Campus Life

Igniting southern Alberta students for science

More than 100 Grade 6–8 students caused the University of Lethbridge’s largest lecture hall to vibrate with energy during the first annual Let’s Talk Science Challenge on May 2. The students cheered and clapped in their excitement to participate in this competition.

A team of middle school students participates in the engineering challenge as part of the Let's Talk Science Challenge.

“The students' engagement was remarkable and infectious," said Claire Niehaus, a volunteer with the Let’s Talk Science Program. "Throughout the entire day, they pushed each other and clearly enjoyed this competition. Their energy was almost too much to stand!”

In the morning, the students and their teachers arrived in buses from schools spanning the area from Milk River to Nanton. After an inspiring greeting by the energetic emcee, Sam Krause, the student teams competed for 1.5 hours in an intense science quiz. The room alternated between hurried whispering while the teams discussed their answers to loud cheers when they found out who got the question right. The quiz was rapid fire, as teams had only 15 seconds to answer the toughest questions.

“I would not have been able to answer most of these questions,” said Darren Gemmill, a coordinator with the Let’s Talk Science program.

The top team got more than 80 per cent of the marks in this quiz competition. The students easily outcompeted the volunteers—U of L science students—because they had studied a 100-page workbook for two months.

After the quiz competition, the students proceeded to the highlight of the Let’s Talk Science Challenge—the engineering competition in the afternoon. The curiosity and energy rose again as student teams gathered around tables with mysterious materials packed in a box. They were instructed to build a device to fulfill a specific task using only the materials in their box within a 30-minute time limit. In this short time, the students constructed grasping hands, scoops, tweezers and many more devices that were then put into practice.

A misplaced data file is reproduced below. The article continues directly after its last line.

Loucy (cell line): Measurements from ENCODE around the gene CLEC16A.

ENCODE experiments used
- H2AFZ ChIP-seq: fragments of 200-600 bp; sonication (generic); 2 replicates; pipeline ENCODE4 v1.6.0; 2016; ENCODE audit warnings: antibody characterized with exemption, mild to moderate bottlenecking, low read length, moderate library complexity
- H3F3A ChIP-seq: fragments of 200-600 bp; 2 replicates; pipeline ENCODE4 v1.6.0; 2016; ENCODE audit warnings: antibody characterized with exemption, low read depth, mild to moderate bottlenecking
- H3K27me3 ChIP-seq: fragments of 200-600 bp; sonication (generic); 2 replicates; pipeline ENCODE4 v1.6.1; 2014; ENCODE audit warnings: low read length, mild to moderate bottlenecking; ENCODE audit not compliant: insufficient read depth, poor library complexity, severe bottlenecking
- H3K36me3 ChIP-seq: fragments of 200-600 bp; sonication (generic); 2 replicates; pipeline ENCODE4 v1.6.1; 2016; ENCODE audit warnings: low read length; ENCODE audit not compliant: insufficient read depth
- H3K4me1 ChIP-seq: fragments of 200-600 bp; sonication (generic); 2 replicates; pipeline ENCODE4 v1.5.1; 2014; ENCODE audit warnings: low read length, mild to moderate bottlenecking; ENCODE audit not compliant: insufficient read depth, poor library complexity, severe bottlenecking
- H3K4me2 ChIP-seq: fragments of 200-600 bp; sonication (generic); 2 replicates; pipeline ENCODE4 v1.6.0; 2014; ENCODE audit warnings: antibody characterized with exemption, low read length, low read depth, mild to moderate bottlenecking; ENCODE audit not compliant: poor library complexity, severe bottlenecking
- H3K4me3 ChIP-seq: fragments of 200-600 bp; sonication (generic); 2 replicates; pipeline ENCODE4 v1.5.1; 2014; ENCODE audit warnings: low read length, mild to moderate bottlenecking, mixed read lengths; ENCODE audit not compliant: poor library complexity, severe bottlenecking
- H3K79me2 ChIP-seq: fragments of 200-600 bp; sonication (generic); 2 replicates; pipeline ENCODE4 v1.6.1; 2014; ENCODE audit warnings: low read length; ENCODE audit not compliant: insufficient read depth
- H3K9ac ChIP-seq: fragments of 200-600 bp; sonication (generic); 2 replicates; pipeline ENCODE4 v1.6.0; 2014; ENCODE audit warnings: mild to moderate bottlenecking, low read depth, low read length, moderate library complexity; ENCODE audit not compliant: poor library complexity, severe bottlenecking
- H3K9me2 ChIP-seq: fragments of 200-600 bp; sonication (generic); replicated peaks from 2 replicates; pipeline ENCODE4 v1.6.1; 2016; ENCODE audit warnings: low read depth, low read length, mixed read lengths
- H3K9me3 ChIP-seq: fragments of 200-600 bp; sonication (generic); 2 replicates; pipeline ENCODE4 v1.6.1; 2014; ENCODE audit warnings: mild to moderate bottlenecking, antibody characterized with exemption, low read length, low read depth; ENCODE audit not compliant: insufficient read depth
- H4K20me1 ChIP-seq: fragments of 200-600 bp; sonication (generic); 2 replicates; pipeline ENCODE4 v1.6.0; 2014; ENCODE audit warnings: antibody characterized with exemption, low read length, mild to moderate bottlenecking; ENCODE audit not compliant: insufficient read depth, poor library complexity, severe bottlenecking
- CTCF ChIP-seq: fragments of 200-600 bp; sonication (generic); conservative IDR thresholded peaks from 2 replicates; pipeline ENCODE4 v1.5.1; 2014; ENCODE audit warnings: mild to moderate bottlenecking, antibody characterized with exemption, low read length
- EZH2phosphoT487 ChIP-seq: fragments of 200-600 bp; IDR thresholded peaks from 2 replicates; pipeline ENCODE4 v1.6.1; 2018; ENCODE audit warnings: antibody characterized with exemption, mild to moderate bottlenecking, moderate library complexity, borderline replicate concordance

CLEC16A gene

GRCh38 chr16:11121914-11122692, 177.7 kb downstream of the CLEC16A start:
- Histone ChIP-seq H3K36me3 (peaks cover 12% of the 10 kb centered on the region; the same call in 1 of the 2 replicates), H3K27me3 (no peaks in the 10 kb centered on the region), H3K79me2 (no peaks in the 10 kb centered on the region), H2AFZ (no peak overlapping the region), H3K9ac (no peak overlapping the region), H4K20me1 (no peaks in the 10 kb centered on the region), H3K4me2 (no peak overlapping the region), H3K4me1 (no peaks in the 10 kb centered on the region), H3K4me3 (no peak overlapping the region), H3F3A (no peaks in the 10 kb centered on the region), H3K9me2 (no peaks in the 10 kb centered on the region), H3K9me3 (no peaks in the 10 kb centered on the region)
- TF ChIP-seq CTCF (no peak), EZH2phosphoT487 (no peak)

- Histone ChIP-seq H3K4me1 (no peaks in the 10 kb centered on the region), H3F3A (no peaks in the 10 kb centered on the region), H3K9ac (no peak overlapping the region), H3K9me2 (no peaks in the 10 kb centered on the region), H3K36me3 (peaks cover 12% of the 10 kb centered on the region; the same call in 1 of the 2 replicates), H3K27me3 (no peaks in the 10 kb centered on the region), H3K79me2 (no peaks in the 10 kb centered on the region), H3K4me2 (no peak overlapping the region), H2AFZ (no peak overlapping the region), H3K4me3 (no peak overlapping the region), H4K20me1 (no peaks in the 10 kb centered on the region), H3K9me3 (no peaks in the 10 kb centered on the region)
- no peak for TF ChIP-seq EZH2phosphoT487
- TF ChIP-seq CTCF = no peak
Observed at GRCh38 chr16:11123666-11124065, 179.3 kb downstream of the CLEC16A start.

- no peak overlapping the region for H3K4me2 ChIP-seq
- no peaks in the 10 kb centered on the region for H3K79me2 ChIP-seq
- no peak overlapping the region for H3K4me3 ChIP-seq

Following a presentation on exoplanets by Dr. Chad Povey, an instructor in the Department of Physics and Astronomy, the award ceremony began.

The Elements of Confusion team (Jasmine Anchoris, Cole Blades, Kaden Joss, and Thomas Schmidt-Bellach) from J. T. Foster High School in Nanton captured first place.

The Diseased Frogs (Emily Miller, Maren Hardy, Mattias Neison, and Ty Romeril) from Raymond Junior High School took second place.

RADD (Danya Braun, Anaelle Ravelojaona, Reuben Peters, and Doren Diaz) from Immanual Christian High School in Lethbridge took third place.

In addition to the scientific competition, the team Particles THAT Matter from J.T. Foster High School in Nanton (students Taylor Wild, Rachel Peters, Payton LaBrash, and Mason Kohut) received the spirit award for displaying the best attitude. The team not only arrived in beautifully crafted, matching science T-shirts but also developed a fun cheer displaying the highest dedication and engagement with the Let’s Talk Science Challenge.

“This was a full success," said Nathan Hill, main organizer of the event and Let's Talk Science coordinator. "Clearly, this was the best event we have had this year and it is an example for the extraordinary teamwork of the UofL Let’s Talk Science team.”

In the end, everybody agreed: “We will have a second, annual Let’s Talk Science Challenge next year!”

The core leadership team of the Let’s Talk Science program consists of five graduate student coordinators working in collaboration with Dr. Ute Kothe as the faculty supervisor and Povey as advising instructor. They began preparing for the Let's Talk Science Challenge since September 2018. In total, 27 university and college campuses put on the Let’s Talk Science Challenge, with more than 3,000 Grade 6–8 students participating. On the actual day, many Let’s Talk Science volunteers, all undergraduate and graduate students at the U of Lethbridge, helped with judging and managing the students.

“There is no limit to what these young scientists can accomplish,” said Dr. Ute Kothe, Let's Talk Science supervisor.